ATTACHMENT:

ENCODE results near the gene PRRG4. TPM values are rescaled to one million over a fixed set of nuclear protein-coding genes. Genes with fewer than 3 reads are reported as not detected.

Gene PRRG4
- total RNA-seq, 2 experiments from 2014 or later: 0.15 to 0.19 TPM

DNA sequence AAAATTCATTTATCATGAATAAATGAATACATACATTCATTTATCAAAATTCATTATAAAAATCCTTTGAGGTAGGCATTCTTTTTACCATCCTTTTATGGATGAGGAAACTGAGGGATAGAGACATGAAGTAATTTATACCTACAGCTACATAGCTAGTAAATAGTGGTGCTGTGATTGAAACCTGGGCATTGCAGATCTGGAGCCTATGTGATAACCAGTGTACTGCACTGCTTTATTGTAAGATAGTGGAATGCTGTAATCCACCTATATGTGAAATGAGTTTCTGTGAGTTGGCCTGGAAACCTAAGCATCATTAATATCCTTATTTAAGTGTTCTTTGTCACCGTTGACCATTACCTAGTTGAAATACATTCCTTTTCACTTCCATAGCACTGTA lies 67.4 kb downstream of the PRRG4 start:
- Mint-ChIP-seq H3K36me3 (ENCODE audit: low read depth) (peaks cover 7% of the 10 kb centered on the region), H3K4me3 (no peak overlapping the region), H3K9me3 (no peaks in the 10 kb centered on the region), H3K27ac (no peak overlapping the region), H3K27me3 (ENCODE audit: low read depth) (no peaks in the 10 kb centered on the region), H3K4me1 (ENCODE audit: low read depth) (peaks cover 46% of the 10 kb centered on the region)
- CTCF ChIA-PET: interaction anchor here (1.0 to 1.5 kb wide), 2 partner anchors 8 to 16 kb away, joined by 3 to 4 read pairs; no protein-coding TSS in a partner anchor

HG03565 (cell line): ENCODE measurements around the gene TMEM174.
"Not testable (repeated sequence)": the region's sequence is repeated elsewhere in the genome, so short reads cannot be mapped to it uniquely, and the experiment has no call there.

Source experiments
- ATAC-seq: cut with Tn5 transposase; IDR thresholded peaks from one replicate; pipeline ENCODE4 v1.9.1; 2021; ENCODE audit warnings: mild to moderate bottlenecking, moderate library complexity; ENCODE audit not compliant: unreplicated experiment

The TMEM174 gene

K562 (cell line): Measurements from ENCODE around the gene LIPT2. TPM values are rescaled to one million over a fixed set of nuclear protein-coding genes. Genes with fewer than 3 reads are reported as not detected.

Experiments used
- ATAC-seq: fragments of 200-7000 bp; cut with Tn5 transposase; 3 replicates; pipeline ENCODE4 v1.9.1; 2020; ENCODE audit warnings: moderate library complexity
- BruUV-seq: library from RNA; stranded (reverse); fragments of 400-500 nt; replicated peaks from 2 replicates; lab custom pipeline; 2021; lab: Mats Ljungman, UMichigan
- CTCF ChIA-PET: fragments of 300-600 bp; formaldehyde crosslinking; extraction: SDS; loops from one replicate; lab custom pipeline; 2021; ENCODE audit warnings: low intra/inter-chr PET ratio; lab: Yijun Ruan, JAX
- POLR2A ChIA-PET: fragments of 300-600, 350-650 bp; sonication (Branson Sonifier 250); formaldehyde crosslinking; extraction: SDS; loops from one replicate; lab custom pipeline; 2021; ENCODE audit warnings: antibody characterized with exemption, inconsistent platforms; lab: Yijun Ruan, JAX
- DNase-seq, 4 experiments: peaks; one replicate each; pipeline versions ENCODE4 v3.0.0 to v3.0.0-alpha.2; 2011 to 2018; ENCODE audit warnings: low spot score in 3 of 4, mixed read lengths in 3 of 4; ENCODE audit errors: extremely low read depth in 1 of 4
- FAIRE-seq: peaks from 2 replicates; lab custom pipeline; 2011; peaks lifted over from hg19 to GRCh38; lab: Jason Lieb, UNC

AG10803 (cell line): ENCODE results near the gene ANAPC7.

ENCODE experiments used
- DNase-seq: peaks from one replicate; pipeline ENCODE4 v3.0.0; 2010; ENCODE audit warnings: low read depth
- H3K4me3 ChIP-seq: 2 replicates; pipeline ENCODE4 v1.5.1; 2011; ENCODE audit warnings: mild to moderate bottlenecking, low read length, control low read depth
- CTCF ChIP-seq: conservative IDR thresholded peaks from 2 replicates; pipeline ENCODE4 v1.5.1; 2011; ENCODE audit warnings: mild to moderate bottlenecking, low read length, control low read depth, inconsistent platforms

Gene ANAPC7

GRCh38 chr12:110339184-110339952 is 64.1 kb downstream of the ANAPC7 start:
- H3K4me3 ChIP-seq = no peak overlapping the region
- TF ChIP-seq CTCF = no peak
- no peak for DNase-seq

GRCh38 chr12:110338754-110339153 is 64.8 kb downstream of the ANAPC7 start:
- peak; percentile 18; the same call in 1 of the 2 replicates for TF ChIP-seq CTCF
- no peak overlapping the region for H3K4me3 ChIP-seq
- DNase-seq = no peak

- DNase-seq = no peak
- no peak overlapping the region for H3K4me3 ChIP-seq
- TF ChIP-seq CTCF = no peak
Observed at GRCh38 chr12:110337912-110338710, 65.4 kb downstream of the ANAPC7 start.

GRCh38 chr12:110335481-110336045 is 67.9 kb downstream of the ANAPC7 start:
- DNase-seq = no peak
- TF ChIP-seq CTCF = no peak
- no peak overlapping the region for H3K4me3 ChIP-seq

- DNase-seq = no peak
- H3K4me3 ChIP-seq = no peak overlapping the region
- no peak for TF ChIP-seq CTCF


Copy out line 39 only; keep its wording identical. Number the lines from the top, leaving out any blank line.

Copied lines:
- DNase-seq = no peak